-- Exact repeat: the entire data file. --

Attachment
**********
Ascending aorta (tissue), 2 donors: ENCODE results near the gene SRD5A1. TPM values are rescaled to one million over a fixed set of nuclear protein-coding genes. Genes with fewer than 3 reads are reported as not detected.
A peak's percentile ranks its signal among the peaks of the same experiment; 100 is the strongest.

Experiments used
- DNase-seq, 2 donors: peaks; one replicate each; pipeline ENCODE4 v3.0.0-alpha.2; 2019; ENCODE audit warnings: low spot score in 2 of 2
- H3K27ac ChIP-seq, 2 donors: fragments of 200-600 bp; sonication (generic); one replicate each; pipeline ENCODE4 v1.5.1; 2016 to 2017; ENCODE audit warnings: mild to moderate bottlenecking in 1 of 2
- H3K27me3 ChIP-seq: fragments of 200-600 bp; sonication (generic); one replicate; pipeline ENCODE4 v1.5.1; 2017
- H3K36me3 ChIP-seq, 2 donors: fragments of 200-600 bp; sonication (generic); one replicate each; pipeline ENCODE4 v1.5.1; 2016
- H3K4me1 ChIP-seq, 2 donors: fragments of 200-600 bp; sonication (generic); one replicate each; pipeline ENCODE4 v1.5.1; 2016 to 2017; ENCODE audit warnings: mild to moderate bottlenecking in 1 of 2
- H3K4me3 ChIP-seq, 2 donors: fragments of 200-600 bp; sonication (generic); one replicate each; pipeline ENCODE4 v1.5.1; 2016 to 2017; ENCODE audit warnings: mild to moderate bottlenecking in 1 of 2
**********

Ascending aorta (tissue), 2 donors: ENCODE results near the gene SRD5A1. TPM values are rescaled to one million over a fixed set of nuclear protein-coding genes. Genes with fewer than 3 reads are reported as not detected.
A peak's percentile ranks its signal among the peaks of the same experiment; 100 is the strongest.

Experiments used
- DNase-seq, 2 donors: peaks; one replicate each; pipeline ENCODE4 v3.0.0-alpha.2; 2019; ENCODE audit warnings: low spot score in 2 of 2
- H3K27ac ChIP-seq, 2 donors: fragments of 200-600 bp; sonication (generic); one replicate each; pipeline ENCODE4 v1.5.1; 2016 to 2017; ENCODE audit warnings: mild to moderate bottlenecking in 1 of 2
- H3K27me3 ChIP-seq: fragments of 200-600 bp; sonication (generic); one replicate; pipeline ENCODE4 v1.5.1; 2017
- H3K36me3 ChIP-seq, 2 donors: fragments of 200-600 bp; sonication (generic); one replicate each; pipeline ENCODE4 v1.5.1; 2016
- H3K4me1 ChIP-seq, 2 donors: fragments of 200-600 bp; sonication (generic); one replicate each; pipeline ENCODE4 v1.5.1; 2016 to 2017; ENCODE audit warnings: mild to moderate bottlenecking in 1 of 2
- H3K4me3 ChIP-seq, 2 donors: fragments of 200-600 bp; sonication (generic); one replicate each; pipeline ENCODE4 v1.5.1; 2016 to 2017; ENCODE audit warnings: mild to moderate bottlenecking in 1 of 2